A reader writes:

Just what was so improper about the Cambridge police's arrest of another Harvard professor three years ago? Unlike Professor Gates, who was arrested and released shortly thereafter, we can infer that this other Harvard professor was actually indicted, because we know that he was later actually put on trial for assault and battery, based upon charges brought by his ex-wife. In short, the police had probable cause to arrest him, regardless of whether he was in his house, your house, or the Harvard faculty lounge. Following his arrest, his case was overseen by prosecutors, not the police, because that's how the criminal justice system works.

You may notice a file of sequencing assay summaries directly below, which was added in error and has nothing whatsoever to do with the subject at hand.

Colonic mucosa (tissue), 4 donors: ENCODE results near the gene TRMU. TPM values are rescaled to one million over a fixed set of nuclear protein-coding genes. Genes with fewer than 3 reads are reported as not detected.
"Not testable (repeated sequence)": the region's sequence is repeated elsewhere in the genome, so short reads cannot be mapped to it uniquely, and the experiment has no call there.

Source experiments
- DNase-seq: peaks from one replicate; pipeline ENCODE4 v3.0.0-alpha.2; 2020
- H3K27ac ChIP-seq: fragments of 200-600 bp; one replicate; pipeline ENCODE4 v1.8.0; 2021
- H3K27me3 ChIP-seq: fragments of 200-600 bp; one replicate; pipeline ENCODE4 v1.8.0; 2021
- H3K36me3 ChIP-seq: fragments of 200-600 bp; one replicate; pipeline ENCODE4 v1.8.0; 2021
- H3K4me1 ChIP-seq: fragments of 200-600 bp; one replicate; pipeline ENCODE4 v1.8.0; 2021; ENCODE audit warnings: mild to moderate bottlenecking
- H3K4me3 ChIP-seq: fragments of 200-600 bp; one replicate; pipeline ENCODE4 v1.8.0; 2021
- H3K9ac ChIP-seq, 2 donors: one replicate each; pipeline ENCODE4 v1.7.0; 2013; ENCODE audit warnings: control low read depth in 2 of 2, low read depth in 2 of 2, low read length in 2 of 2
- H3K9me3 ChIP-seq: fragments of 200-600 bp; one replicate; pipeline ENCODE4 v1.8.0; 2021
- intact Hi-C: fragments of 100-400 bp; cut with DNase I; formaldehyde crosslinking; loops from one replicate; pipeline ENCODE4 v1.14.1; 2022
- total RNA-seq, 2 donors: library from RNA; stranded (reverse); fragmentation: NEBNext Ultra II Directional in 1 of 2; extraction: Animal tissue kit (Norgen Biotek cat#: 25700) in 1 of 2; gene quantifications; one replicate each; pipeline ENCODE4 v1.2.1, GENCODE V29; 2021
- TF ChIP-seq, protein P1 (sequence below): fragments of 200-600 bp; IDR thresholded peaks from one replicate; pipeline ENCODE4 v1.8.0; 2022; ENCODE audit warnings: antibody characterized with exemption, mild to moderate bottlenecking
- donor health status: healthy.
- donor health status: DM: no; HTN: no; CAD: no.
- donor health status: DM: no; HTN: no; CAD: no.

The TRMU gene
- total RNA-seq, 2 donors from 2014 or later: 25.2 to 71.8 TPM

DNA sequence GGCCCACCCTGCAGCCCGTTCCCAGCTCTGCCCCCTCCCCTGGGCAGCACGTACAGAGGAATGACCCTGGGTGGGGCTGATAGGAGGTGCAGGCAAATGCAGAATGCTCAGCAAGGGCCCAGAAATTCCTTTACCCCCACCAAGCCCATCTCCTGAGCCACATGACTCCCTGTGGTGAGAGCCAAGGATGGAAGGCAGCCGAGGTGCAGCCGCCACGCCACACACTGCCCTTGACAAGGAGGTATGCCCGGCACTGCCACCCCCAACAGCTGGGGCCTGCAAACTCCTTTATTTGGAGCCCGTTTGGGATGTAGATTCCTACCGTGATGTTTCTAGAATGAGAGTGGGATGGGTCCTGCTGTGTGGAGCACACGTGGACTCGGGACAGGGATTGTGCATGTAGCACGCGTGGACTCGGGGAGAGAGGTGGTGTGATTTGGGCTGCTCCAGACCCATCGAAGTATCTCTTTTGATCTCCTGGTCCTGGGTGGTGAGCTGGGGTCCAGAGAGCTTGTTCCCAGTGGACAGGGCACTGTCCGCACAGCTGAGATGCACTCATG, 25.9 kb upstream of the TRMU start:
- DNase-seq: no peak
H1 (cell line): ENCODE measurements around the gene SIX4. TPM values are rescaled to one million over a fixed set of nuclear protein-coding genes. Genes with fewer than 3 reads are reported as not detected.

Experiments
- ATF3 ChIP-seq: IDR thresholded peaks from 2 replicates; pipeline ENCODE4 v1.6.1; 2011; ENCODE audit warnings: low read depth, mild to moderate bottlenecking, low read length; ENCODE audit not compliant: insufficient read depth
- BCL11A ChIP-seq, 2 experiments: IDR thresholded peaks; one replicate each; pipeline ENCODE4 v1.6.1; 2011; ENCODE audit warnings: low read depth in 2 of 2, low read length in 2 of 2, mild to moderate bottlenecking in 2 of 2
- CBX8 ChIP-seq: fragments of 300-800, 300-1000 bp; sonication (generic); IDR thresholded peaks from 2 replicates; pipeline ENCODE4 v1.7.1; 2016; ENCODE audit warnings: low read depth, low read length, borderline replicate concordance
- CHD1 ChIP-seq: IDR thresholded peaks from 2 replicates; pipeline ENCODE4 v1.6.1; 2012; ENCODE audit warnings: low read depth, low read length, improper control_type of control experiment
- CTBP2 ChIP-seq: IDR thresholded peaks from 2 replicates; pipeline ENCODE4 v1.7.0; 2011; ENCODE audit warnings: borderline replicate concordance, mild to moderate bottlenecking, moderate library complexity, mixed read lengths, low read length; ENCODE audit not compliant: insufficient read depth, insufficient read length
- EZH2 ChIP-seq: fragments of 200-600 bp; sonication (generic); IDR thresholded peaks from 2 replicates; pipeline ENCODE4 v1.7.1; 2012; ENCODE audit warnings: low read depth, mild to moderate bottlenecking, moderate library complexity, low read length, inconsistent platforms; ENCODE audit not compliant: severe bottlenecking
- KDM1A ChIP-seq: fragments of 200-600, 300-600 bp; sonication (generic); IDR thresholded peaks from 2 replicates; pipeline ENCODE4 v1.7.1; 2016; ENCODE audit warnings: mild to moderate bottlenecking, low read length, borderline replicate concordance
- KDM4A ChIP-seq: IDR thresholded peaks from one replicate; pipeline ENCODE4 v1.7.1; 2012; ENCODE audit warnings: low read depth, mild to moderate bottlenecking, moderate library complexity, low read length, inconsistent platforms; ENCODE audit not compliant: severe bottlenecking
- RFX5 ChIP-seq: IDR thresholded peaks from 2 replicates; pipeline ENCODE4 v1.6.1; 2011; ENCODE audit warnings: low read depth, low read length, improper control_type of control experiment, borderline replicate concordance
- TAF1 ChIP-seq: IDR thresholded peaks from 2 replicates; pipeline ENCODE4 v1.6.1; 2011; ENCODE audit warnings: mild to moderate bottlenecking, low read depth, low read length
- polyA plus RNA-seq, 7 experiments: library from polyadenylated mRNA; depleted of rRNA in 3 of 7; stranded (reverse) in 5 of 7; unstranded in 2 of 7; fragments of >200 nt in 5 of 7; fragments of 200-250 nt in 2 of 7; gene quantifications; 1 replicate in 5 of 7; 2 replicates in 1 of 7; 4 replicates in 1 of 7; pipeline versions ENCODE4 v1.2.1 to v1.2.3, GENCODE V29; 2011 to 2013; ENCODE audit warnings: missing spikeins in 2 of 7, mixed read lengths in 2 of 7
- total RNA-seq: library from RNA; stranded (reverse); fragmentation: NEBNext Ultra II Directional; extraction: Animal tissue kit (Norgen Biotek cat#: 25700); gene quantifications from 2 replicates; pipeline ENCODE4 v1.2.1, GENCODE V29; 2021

Whether or not he was guilty of the charges was for a jury to decide -- again not the police. The jury ruled in his favor, and on that basis he is a free man. But that doesn't mean he never should have been arrested in the first place. All that was required was credible information that he might have been guilty, and if that bar is met, the criminal justice system takes it from there. The police don't render the ultimate verdict; that's not their job. So why do you continue your unrelenting assault on the police, who were just doing their job?

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